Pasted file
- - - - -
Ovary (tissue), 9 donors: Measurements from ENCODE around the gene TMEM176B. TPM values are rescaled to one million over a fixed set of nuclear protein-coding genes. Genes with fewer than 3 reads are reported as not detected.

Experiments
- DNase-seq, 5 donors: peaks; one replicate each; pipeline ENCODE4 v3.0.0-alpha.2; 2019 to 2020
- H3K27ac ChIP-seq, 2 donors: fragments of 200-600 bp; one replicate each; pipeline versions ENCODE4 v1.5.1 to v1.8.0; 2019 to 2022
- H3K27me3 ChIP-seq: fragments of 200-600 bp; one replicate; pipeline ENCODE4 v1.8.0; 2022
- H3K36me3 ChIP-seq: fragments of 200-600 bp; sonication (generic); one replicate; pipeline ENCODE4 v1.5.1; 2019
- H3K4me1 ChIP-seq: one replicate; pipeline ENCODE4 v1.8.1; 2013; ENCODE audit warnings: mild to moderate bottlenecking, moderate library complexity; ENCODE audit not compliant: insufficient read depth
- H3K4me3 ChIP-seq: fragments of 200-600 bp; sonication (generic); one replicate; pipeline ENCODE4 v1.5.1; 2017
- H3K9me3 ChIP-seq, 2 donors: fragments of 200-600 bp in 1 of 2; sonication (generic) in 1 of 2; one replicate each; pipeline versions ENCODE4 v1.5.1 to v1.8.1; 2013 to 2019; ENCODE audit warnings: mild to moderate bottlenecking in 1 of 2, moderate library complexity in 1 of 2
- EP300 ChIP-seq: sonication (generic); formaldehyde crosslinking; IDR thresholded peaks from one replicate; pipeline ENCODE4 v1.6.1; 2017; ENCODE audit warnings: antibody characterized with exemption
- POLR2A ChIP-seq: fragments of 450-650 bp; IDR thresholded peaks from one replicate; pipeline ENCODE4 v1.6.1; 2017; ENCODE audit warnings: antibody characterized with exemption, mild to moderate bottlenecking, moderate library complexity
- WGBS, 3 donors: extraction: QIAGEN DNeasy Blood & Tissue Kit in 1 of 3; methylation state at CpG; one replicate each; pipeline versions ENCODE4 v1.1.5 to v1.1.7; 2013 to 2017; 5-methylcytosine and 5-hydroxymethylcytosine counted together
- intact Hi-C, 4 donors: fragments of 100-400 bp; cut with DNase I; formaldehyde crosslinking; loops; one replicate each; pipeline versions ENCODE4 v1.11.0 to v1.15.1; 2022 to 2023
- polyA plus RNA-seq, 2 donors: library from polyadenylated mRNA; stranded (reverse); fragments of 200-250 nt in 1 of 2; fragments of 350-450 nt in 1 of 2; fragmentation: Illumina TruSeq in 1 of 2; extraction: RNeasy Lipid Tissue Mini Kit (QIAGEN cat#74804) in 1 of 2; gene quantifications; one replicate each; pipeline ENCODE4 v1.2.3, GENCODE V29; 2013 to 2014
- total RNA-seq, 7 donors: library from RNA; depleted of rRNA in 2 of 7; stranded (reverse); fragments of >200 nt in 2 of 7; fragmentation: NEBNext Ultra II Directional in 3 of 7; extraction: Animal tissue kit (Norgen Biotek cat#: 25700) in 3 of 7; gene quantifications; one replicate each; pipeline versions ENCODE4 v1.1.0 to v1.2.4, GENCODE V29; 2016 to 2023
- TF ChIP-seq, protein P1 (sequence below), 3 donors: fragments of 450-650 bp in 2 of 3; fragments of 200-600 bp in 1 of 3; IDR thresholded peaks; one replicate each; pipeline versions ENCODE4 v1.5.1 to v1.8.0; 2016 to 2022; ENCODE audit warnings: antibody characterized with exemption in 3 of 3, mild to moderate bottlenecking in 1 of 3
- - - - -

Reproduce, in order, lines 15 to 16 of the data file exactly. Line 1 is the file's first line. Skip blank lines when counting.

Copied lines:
- total RNA-seq, 7 donors: library from RNA; depleted of rRNA in 2 of 7; stranded (reverse); fragments of >200 nt in 2 of 7; fragmentation: NEBNext Ultra II Directional in 3 of 7; extraction: Animal tissue kit (Norgen Biotek cat#: 25700) in 3 of 7; gene quantifications; one replicate each; pipeline versions ENCODE4 v1.1.0 to v1.2.4, GENCODE V29; 2016 to 2023
- TF ChIP-seq, protein P1 (sequence below), 3 donors: fragments of 450-650 bp in 2 of 3; fragments of 200-600 bp in 1 of 3; IDR thresholded peaks; one replicate each; pipeline versions ENCODE4 v1.5.1 to v1.8.0; 2016 to 2022; ENCODE audit warnings: antibody characterized with exemption in 3 of 3, mild to moderate bottlenecking in 1 of 3